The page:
With the above queries it is no longer possible to erroneously use the ID retrieved using the
get_id query with the query
use_id_for_other_table without the type checker complaining.
In June 2021 we migrated from opium to dream 1.0.0~alpha2.
If I remember correctly one of the motivations was that we were not satisfied with how opium's opinionated logging works.
The migration went surprisingly smooth.
The main changes we had to make were few:
The functions in opium for creating a response return the response while in dream they return them in a lwt task.
Another difference is that dream does not have built-in support for tyxml unlike opium so we had to write a function
string_of_html and change from
... |> Response.of_html to
... |> string_of_html |> Dream.html, roughly.
Dream also comes with middleware for built-in caqti lwt pools which is really convenient.
Multiple build platforms
On builds.robur.coop we build packages for various distributions. We started building only on FreeBSD but soon added ubuntu, debian 10 and 11, mainly building system packages such as albatross, solo5-hvt tenders etc. One reason for adding more platforms was of course to have packages for more platforms, but also to exercise the builder code on more platforms. Initially, we set up a pair of builder-server and builder-worker for each new platform and scheduled jobs named e.g. albatross-debian-10. This proved inflexible and suboptimal. That architecture did not allow one builder-server to schedule jobs for different platforms.
A somewhat extensive redesign was initiated. Every part needs to be aware of what platform builds are performed on. Builder-worker was extended to take an extra command line parameter with the platform string which is passed on to builder-server when asking for build jobs. Builder-server needs platform-specific orb templates. Interesting questions arise such as what does it mean for scheduling if a client orders an execution of a job on only one platform, and what should happen when a builder-worker connects with a new platform string or an orb template for a new template appears or disappears in the file system. The ASN.1 format also needs to convey what platform the build was built on.
A new usability challenge also occurred: The build platform is important for system packages, but for hvt unikernels the build platform matters less; it is of interest if the user wants to reproduce the build on their own, but for a user that is only interested in downloading and running the unikernel the build platform is likely of very little interest. Our solution is to keep the build platform listed and put a note on the main page that for unikernels the execution target is independent of the build platform. Other solutions and suggestions are very welcome either as an issue on Github or by email: team ATrobur.coop.
We added some in my opinion very nice and useful analyses and visualizations that my coworker wrote more about on his blog. One of the analyses is based on parsing ELF symbol tables, and it proved to be too slow for a web server, roughly 1-2 seconds. To solve this problem we need to cache the visualizations. Generating the visualizations on first hit would give a poor user experience where the user may experience very slow load times if they happen to be the first to request the visualization. Instead we asynchronously execute a binary on upload that generates the visualizations.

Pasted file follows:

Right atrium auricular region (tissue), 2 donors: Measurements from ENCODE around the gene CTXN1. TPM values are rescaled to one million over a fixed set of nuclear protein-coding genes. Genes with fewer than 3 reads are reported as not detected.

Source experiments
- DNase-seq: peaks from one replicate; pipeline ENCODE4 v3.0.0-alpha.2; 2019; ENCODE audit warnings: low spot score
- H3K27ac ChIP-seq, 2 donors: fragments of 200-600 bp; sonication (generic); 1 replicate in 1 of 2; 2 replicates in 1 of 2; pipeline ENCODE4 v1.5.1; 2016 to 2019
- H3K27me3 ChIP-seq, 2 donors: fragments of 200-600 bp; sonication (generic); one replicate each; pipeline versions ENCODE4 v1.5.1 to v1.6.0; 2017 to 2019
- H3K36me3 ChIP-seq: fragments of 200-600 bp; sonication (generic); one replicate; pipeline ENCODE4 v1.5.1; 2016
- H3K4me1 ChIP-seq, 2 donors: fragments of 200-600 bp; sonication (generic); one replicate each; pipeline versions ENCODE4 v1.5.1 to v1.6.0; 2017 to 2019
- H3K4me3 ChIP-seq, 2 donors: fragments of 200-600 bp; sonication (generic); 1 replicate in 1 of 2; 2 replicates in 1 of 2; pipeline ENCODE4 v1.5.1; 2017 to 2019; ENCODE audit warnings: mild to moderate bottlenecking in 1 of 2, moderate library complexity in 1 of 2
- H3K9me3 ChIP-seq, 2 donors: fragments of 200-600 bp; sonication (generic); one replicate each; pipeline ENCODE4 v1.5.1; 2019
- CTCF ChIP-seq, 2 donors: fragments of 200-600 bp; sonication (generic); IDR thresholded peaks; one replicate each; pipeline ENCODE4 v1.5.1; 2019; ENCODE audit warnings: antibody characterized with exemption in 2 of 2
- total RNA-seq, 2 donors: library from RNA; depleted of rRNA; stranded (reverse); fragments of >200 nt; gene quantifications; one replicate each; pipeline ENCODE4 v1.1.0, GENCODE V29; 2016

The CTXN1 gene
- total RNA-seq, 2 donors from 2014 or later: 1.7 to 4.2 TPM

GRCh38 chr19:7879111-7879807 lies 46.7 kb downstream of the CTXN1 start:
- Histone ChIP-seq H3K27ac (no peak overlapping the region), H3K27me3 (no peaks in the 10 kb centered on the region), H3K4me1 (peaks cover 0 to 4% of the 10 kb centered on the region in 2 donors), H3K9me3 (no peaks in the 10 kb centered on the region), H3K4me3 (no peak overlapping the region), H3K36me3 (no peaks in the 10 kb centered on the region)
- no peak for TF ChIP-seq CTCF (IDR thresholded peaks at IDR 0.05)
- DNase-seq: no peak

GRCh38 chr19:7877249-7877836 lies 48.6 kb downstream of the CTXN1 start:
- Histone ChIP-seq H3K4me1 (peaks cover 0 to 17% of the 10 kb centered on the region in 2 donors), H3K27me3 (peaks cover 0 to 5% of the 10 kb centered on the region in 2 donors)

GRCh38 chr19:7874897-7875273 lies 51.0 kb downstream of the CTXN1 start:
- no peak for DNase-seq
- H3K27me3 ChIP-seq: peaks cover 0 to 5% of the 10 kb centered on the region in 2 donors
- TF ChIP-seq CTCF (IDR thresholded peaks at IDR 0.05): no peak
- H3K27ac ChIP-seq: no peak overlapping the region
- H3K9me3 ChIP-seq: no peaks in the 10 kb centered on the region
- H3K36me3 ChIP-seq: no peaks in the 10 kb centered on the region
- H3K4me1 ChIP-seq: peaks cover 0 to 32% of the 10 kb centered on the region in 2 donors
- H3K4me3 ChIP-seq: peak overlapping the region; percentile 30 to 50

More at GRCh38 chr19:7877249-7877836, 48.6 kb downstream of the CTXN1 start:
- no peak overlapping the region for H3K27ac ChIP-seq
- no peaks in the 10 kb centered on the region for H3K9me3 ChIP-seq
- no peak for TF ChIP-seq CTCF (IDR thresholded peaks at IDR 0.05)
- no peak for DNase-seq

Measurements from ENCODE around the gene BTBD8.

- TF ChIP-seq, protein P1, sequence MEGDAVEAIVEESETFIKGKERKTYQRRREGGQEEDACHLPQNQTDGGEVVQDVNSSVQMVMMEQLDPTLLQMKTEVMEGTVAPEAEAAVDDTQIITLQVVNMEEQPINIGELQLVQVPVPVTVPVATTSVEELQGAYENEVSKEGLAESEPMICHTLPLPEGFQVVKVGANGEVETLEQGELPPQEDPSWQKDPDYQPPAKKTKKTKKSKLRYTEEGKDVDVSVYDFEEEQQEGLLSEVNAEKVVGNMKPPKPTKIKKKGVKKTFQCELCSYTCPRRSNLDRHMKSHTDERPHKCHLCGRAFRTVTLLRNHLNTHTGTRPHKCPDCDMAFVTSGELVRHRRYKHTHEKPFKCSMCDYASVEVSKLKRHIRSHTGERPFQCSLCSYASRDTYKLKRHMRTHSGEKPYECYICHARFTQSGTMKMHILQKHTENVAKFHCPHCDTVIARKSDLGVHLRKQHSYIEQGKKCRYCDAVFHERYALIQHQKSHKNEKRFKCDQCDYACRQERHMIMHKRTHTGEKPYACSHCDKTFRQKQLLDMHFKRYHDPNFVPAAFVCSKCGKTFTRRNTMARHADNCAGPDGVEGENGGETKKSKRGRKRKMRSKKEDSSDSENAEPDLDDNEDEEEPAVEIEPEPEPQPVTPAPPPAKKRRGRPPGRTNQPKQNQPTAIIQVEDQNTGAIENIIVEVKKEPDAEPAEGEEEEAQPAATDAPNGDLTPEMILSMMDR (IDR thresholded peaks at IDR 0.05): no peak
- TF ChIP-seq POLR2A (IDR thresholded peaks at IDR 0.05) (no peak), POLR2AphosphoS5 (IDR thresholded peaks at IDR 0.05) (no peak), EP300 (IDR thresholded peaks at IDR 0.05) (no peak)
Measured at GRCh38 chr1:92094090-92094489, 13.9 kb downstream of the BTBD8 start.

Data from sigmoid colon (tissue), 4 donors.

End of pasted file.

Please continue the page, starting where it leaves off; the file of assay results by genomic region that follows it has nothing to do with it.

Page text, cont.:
We were also interested in creating and updating system package repositories with binary packages.
Therefore we decided to define an upload hook script interface.
Operators can write scripts and put them in
/usr/local/etc/builder-web/upload-hooks on FreeBSD), and then the scripts are executed on upload with information about the build passed as command line arguments.
We use this for generating the two analysis visualizations and for updating binary system package repositories for FreeBSD and debian family distrubutions.
With some minor breaking changes the mechanism could be extended so that it can be used for sending reports about failed builds.
The debian repository is available at apt.robur.coop while the FreeBSD repository is available at pkg.robur.coop.
Unikernel device manifest
While we were working on ELF symbol table analysis I came upon owee as a dependency of another dependency. It is an OCaml library for parsing ELF files and more. For a while I had been working on a parser for a subset of the ELF format in order to retrieve solo5 device manifests from Mirage unikernels. With the tedious ELF parsing already implemented I wrote ocaml-solo5-elftool to be used in albatross. In albatross we used the solo5-elftool binary from [solo5] to query unikernel images for what devices they expect in order to fail early if the user did not specify exactly those. This sort of error can be annoying so I added this functionality to builder-web to display the required devices for each unikernel.
A lot was learned in writing builder, builder-web and the other projects we worked on for the EU NGI Pointer project. I believe the work we have done the past year is a good step towards a good story for deploying and running Mirage applications. I would like to thank NGI Pointer for the generous funding and support that made this work possible.